Brazil’s participation in the 2013 World Baseball Classic (WBC) – its first – is indicative of this position. As the team took to the diamond to face off against Panama in the qualifier, its roster was a veritable triple question mark of players that the American baseball fan would have never heard of. Gomes was there (as was Andre Rienzo – more on him later), along with guys like Kelsey Kondo, Juan Muniz, and Leonardo Reginatto. The most recognizable name and face by far was that of Barry Larkin – for the record: born in Cincinnati, OH – the Hall of Famer and former Major League shortstop, who helmed the team as its manager and spiritual liaison to the netherworld (not verified). Of the 28 players on the roster, just three are today older than 29. Eleven of them were born on 1990 or after, and, not including Gomes and Rienzo, 18 of the players are currently in the minor leagues.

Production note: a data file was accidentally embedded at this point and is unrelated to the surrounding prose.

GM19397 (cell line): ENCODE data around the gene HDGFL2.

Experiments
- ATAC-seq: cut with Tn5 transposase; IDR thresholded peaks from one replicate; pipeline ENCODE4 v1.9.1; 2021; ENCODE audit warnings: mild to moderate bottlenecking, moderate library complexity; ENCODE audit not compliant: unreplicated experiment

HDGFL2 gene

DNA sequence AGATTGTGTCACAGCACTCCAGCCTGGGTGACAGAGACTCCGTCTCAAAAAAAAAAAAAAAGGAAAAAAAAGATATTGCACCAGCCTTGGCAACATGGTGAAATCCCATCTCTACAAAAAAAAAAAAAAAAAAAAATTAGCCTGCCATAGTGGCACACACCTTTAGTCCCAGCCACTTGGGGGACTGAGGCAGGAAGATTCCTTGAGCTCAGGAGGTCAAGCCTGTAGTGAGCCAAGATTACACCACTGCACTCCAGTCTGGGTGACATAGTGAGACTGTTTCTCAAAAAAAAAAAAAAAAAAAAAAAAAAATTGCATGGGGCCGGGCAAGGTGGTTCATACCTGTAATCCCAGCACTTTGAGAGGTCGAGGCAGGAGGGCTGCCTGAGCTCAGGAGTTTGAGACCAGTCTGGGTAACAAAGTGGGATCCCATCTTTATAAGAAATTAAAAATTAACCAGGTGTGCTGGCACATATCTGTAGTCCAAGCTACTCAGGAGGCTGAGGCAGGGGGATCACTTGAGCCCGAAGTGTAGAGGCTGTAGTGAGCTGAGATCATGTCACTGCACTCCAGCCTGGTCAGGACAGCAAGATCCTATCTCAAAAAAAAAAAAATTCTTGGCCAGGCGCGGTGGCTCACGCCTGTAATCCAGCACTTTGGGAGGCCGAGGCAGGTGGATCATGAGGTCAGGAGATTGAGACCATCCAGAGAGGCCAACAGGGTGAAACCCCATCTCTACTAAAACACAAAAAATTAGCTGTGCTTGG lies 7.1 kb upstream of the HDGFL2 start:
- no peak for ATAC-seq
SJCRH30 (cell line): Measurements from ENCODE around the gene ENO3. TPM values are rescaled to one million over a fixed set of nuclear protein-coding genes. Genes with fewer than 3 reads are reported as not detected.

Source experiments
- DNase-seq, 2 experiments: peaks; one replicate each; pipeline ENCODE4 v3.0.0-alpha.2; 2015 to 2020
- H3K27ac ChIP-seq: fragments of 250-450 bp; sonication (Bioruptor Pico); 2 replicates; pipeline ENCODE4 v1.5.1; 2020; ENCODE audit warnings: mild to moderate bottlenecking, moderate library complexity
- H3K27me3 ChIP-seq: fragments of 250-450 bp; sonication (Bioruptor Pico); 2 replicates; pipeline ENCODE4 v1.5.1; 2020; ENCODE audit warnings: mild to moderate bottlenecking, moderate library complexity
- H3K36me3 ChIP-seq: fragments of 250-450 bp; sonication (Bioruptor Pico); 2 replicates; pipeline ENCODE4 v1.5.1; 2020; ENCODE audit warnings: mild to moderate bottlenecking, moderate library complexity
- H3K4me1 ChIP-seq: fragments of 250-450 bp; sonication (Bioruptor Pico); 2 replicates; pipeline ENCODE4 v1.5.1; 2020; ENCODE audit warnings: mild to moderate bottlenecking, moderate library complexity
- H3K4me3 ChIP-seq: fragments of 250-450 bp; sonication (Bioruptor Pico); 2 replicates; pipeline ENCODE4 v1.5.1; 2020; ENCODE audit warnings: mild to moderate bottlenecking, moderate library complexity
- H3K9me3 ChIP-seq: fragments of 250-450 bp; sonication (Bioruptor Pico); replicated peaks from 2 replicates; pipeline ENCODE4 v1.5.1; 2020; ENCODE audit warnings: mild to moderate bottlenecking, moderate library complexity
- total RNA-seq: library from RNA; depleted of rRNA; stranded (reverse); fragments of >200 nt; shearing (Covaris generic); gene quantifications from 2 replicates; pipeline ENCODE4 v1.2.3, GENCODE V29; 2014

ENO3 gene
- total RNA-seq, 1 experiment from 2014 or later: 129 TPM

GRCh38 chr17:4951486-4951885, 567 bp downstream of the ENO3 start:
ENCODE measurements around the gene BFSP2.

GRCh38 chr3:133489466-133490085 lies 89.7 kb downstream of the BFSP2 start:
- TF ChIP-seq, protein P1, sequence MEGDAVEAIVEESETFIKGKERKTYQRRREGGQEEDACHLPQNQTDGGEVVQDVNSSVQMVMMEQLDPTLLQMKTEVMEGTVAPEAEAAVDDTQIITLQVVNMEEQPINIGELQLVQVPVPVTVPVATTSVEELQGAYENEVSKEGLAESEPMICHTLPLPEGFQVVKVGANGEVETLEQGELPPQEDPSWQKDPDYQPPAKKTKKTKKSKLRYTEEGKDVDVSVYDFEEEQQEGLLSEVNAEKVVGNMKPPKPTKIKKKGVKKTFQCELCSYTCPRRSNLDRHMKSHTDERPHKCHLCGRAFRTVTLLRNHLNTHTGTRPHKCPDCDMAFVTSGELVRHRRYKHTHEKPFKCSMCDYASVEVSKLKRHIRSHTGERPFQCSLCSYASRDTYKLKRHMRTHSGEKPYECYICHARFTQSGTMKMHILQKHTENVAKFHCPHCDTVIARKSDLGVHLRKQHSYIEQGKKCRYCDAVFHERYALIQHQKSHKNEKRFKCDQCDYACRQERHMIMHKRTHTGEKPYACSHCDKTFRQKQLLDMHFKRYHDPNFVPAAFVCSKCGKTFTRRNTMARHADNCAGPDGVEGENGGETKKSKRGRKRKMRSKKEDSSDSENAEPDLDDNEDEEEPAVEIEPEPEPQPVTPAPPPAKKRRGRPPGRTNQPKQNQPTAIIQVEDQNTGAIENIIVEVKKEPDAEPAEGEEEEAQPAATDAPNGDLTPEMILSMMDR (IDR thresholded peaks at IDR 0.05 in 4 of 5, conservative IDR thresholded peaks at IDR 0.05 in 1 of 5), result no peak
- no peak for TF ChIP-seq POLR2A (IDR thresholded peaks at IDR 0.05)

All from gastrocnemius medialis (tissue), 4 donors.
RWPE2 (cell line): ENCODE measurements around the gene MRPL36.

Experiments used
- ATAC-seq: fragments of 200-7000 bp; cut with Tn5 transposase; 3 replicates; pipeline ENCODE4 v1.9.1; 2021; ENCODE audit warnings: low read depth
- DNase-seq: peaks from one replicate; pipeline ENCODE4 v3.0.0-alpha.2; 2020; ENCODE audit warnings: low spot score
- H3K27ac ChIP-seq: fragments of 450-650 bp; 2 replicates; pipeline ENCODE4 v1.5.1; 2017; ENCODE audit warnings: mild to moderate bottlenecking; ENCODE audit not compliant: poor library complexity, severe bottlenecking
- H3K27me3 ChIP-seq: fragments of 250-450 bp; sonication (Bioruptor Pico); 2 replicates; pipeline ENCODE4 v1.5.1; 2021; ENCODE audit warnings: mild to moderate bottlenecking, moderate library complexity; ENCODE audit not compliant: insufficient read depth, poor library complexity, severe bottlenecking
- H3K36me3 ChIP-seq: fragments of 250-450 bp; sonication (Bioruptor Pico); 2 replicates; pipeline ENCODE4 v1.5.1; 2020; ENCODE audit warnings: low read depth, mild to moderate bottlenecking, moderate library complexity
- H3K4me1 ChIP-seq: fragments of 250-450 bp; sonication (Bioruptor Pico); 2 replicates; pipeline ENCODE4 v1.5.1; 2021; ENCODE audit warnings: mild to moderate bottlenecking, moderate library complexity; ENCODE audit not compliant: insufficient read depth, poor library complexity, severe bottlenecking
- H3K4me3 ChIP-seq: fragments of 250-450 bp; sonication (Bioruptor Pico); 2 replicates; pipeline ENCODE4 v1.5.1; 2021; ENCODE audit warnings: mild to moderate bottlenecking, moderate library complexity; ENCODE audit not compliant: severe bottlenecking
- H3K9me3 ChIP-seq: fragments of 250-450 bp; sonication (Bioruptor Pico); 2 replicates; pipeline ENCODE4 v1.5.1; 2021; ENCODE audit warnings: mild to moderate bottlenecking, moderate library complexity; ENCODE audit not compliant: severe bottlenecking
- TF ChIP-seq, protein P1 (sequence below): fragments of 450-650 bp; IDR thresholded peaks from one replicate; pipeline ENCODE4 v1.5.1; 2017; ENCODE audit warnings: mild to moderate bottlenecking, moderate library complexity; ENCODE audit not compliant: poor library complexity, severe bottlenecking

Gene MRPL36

While Brazil will once again have to qualify for the 2017 WBC, the team gained valuable experience playing against the likes of Cuba (great), Japan (great), and China (okay) (ranked 1st, 3rd, and 20th respectively by the International Baseball Federation (IBAF)). In part due to the team’s play in the WBC, the IBAF now ranks the Brazilians at number 18 out of the 72 teams evaluated, two spots higher than its ranking in 2012. With a roster full of young, perhaps improving, players, it will be interesting to see where the team nets out the next time around.